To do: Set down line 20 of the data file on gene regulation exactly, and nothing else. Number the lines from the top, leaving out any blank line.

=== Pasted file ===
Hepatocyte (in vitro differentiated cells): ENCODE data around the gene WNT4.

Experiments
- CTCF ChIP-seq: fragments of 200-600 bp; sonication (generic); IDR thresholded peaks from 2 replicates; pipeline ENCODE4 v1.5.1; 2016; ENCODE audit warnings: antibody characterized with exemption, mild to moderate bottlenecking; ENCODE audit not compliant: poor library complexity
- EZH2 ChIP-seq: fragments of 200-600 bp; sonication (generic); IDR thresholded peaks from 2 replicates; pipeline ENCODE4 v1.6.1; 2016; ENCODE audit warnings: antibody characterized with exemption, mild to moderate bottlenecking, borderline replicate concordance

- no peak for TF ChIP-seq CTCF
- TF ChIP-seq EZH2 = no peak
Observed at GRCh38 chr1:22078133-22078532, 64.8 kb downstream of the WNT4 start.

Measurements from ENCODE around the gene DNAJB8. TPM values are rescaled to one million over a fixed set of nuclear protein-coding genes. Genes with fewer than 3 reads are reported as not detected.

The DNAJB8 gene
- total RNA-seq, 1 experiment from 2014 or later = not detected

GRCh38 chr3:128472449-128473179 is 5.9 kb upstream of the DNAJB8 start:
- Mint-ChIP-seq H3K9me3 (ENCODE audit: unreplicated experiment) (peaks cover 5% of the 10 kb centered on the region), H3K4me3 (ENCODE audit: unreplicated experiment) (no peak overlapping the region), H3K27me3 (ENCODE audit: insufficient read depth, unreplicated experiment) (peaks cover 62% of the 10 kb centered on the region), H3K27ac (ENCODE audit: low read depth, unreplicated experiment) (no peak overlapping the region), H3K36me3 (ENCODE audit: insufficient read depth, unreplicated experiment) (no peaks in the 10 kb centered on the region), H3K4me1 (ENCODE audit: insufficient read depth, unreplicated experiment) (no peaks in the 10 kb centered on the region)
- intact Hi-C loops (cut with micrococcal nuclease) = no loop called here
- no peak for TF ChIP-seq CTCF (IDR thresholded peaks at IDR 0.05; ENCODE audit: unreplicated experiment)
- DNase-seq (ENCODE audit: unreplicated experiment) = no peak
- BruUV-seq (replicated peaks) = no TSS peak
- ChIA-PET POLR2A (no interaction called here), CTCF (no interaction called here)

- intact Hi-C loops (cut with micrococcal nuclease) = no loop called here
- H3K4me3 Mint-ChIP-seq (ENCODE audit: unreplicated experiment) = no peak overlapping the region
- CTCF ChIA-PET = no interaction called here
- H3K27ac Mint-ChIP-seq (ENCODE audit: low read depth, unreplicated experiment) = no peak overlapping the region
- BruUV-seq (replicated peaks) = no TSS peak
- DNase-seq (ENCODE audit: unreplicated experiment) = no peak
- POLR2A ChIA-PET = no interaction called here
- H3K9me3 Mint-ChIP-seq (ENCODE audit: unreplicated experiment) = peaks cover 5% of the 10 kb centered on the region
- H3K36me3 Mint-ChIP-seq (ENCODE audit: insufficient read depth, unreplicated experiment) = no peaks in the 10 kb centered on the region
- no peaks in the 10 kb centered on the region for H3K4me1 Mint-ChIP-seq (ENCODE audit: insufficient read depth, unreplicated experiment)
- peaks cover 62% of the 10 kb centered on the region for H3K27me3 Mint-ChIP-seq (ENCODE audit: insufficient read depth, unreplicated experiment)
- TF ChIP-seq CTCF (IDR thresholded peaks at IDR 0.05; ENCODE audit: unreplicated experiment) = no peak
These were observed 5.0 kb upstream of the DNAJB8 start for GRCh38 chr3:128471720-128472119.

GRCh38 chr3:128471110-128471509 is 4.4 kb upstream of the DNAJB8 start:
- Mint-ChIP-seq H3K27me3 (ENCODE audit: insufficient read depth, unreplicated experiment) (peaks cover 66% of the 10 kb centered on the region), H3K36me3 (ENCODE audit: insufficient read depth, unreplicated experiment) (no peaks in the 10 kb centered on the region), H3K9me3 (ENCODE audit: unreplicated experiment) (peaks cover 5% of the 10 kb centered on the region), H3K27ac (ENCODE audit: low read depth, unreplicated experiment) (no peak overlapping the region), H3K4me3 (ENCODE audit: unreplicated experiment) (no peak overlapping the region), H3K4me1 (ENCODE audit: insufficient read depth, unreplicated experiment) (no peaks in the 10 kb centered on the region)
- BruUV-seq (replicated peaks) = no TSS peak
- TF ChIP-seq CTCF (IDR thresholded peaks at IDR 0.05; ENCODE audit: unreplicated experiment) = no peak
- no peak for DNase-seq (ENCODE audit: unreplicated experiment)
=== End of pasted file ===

- CTCF ChIA-PET = no interaction called here